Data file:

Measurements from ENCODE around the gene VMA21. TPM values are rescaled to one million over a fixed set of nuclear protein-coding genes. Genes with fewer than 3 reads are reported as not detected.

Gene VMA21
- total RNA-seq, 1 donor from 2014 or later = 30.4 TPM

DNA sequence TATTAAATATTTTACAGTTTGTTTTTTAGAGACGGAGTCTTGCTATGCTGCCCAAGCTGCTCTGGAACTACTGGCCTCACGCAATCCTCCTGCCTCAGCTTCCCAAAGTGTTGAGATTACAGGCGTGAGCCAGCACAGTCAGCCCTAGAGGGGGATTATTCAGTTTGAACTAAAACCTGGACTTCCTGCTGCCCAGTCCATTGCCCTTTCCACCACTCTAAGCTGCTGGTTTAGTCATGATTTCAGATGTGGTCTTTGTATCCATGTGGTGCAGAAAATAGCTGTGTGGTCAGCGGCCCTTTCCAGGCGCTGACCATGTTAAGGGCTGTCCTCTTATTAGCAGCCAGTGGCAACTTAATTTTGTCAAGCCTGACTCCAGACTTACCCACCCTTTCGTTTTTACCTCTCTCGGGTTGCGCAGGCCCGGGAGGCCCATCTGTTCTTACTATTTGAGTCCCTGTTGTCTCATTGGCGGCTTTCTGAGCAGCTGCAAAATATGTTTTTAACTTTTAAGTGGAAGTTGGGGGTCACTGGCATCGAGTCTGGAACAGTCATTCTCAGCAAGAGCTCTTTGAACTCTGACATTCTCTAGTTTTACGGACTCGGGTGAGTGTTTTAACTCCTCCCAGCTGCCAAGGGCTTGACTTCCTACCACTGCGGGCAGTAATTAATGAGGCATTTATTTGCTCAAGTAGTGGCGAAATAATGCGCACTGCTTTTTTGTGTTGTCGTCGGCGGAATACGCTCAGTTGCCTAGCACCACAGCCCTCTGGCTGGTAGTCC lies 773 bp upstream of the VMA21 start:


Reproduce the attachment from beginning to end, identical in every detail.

Measurements from ENCODE around the gene VMA21. TPM values are rescaled to one million over a fixed set of nuclear protein-coding genes. Genes with fewer than 3 reads are reported as not detected.

Gene VMA21
- total RNA-seq, 1 donor from 2014 or later = 30.4 TPM

DNA sequence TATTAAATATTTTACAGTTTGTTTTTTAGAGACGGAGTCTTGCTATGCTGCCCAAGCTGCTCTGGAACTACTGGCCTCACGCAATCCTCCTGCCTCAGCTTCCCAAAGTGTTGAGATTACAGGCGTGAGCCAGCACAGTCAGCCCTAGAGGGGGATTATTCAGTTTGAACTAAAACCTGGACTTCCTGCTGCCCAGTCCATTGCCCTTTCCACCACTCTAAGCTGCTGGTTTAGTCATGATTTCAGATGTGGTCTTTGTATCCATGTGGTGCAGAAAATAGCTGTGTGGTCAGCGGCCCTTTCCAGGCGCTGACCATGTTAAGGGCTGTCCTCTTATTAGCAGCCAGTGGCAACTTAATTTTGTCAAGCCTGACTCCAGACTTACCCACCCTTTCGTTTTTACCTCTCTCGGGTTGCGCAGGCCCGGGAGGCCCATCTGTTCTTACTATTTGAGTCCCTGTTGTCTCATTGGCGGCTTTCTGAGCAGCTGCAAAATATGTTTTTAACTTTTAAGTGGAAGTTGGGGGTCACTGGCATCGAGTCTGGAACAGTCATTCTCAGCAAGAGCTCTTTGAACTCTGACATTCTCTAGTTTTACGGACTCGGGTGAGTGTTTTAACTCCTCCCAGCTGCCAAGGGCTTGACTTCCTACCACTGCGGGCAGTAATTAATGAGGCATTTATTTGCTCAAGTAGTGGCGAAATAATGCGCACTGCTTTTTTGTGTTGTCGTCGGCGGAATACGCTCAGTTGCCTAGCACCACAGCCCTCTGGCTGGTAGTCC lies 773 bp upstream of the VMA21 start: